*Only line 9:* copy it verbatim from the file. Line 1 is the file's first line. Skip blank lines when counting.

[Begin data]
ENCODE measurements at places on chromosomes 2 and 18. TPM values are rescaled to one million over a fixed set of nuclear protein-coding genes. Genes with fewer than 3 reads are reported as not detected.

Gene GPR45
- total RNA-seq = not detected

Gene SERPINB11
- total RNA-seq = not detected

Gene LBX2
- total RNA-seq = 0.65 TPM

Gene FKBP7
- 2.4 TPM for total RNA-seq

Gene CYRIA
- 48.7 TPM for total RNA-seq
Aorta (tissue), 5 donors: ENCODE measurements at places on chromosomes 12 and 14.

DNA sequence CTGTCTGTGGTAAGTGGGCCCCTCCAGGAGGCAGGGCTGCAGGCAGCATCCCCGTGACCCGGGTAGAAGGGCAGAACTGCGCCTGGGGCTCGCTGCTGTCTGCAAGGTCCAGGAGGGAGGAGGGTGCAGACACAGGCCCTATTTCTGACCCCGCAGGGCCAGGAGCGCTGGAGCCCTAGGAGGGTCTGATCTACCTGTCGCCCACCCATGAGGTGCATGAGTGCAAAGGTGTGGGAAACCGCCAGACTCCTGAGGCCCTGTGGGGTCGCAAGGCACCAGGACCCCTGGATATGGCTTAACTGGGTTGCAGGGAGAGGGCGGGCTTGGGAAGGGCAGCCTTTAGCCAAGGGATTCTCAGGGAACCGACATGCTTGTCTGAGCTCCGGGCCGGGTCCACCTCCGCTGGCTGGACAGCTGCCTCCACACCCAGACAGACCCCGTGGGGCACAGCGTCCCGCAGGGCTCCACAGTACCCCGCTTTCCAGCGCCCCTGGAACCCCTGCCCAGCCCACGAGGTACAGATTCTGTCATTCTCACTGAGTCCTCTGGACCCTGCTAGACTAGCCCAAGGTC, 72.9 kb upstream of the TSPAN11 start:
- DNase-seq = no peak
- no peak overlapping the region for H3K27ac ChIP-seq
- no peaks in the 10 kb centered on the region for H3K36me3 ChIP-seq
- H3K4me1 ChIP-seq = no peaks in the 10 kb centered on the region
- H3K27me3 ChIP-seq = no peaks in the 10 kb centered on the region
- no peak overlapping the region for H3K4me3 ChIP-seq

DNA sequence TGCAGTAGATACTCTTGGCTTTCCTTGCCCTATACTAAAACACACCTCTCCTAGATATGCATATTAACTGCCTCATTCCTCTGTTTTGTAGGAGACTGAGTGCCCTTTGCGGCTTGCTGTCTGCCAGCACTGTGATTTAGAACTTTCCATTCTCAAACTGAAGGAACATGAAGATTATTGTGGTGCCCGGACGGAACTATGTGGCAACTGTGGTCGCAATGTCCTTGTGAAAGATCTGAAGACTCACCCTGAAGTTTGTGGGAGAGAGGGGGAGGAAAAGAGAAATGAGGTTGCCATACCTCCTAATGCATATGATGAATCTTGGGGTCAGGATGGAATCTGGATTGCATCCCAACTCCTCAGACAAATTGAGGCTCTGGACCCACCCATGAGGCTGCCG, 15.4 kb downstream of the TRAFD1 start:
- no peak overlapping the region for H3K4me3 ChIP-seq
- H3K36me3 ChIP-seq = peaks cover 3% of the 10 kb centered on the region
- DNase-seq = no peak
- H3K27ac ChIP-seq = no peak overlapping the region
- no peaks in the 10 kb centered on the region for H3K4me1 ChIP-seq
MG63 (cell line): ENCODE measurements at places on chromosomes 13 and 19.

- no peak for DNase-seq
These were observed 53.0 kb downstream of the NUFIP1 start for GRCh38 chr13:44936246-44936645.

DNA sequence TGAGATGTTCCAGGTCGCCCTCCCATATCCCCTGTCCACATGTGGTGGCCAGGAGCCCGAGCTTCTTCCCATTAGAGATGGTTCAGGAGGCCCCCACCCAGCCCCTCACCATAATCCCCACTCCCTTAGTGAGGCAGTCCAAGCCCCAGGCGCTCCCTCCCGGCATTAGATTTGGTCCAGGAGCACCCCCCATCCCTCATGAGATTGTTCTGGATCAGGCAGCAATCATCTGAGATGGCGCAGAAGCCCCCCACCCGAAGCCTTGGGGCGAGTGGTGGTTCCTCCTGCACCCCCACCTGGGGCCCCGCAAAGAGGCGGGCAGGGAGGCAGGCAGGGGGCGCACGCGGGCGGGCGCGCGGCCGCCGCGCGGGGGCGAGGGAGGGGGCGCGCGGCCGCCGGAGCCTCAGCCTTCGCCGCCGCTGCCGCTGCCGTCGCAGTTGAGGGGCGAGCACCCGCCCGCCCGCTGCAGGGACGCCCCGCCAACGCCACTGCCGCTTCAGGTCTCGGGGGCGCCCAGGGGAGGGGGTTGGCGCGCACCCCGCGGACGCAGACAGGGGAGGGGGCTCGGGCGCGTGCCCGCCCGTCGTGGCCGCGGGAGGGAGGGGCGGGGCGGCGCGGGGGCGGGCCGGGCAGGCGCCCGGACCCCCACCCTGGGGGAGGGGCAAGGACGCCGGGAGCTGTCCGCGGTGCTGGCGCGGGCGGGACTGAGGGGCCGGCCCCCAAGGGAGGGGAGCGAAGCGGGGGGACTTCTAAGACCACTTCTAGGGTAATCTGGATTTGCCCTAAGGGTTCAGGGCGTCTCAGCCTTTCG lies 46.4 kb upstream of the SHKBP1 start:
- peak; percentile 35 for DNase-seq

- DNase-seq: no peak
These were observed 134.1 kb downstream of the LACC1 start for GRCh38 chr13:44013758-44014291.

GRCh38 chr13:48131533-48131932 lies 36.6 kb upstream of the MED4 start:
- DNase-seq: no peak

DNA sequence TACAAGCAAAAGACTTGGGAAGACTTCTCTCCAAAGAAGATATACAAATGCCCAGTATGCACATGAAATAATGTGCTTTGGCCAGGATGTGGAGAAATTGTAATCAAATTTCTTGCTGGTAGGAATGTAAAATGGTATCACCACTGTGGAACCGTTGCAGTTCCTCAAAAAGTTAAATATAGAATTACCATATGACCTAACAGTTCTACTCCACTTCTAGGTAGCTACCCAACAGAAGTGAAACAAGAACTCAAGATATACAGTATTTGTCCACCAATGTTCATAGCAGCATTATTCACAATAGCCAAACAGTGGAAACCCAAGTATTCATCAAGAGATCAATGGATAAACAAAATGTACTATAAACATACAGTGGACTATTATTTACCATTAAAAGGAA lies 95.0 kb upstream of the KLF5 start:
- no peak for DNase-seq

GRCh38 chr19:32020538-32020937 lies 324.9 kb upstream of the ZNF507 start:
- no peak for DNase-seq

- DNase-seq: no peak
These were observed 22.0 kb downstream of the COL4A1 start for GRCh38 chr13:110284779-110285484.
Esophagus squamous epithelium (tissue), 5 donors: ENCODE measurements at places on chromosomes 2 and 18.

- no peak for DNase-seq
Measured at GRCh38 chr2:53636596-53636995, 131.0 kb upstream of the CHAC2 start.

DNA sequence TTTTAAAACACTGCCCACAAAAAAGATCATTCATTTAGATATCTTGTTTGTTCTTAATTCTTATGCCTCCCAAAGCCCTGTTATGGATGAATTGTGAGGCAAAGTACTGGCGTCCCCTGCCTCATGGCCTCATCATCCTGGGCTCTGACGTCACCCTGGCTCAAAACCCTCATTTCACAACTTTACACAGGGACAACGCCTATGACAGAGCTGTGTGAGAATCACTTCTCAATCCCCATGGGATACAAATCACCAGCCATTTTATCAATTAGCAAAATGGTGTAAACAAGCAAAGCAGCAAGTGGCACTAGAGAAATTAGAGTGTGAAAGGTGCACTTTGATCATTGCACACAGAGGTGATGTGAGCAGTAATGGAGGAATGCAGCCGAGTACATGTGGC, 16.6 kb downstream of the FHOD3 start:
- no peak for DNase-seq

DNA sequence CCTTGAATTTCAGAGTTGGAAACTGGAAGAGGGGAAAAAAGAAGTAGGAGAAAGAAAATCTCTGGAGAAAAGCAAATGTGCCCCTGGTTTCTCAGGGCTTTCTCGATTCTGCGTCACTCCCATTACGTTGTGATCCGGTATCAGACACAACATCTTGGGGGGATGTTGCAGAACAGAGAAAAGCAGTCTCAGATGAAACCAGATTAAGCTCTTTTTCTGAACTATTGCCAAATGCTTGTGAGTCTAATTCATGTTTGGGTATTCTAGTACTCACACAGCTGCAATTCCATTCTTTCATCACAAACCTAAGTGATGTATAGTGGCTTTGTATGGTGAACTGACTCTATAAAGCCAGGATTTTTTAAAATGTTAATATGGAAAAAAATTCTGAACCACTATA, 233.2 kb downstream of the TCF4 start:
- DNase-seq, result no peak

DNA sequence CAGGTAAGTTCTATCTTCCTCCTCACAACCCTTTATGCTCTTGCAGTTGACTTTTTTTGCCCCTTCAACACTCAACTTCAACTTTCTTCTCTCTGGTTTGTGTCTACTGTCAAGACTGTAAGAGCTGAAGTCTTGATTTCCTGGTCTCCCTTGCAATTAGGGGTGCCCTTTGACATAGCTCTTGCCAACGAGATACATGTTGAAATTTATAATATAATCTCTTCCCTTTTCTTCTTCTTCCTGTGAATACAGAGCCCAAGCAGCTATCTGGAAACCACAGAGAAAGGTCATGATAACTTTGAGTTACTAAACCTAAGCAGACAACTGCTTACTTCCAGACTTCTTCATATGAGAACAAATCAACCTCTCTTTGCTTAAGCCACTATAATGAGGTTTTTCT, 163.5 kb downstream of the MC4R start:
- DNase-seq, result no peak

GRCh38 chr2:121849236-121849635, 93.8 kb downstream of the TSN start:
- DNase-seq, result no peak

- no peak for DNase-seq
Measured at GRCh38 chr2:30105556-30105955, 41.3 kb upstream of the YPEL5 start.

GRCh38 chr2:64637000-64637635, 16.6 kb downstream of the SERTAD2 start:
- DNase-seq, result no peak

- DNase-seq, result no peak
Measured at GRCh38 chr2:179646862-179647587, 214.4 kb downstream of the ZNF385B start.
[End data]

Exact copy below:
- 2.4 TPM for total RNA-seq